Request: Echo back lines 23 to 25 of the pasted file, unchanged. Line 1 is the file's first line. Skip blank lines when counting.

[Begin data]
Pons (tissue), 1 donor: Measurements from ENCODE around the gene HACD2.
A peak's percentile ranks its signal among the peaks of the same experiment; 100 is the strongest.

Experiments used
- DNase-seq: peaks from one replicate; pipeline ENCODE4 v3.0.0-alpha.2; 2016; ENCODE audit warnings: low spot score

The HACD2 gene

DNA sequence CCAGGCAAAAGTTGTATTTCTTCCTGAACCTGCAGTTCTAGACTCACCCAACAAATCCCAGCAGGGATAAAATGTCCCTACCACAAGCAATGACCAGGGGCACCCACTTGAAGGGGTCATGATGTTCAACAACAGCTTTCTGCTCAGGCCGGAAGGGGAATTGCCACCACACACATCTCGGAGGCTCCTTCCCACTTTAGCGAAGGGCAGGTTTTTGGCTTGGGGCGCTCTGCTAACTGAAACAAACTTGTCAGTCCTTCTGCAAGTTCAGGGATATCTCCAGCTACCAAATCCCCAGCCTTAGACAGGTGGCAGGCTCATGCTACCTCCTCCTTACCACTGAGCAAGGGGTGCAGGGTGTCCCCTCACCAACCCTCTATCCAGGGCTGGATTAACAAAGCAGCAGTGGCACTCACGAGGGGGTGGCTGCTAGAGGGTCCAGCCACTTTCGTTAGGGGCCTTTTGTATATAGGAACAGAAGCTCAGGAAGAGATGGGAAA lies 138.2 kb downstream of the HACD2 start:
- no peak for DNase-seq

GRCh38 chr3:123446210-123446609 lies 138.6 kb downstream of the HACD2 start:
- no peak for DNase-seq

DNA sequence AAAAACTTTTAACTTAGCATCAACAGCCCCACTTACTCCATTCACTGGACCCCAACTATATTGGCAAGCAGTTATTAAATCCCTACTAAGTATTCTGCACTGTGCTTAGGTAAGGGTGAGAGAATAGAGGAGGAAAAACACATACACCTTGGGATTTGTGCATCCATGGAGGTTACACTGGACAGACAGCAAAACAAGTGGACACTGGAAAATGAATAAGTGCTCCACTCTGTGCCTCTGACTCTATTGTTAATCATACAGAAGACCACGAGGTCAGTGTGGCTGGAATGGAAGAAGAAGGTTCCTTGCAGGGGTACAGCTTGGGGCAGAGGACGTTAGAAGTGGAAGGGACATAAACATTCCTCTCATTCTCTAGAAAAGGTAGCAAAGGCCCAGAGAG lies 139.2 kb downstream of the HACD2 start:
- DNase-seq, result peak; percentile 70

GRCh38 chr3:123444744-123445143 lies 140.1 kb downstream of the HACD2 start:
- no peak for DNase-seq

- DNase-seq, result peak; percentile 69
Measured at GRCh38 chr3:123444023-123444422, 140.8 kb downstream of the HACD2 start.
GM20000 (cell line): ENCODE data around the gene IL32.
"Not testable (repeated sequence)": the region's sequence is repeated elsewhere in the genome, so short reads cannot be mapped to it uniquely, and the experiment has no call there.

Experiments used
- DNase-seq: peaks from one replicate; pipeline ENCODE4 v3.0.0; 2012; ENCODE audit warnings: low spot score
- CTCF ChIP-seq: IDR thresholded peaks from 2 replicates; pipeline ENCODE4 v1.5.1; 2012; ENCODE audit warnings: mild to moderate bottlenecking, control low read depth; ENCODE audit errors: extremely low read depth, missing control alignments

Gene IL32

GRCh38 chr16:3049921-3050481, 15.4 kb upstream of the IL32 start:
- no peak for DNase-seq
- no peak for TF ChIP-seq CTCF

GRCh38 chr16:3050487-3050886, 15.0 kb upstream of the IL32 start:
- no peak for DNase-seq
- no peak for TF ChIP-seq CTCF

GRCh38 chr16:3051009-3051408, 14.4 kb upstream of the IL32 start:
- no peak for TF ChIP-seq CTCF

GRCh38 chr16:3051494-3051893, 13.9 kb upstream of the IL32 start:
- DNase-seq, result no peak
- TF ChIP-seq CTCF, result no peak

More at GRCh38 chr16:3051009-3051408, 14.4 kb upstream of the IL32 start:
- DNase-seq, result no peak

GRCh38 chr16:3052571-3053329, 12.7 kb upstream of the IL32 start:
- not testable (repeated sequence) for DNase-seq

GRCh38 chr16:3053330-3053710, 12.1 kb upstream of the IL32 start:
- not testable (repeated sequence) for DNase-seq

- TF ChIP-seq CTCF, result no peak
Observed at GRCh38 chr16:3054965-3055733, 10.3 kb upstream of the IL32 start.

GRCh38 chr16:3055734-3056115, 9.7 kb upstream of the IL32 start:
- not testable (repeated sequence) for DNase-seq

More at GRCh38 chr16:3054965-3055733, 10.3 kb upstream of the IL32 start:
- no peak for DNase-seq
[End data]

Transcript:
- no peak for DNase-seq
- no peak for TF ChIP-seq CTCF

GRCh38 chr16:3050487-3050886, 15.0 kb upstream of the IL32 start: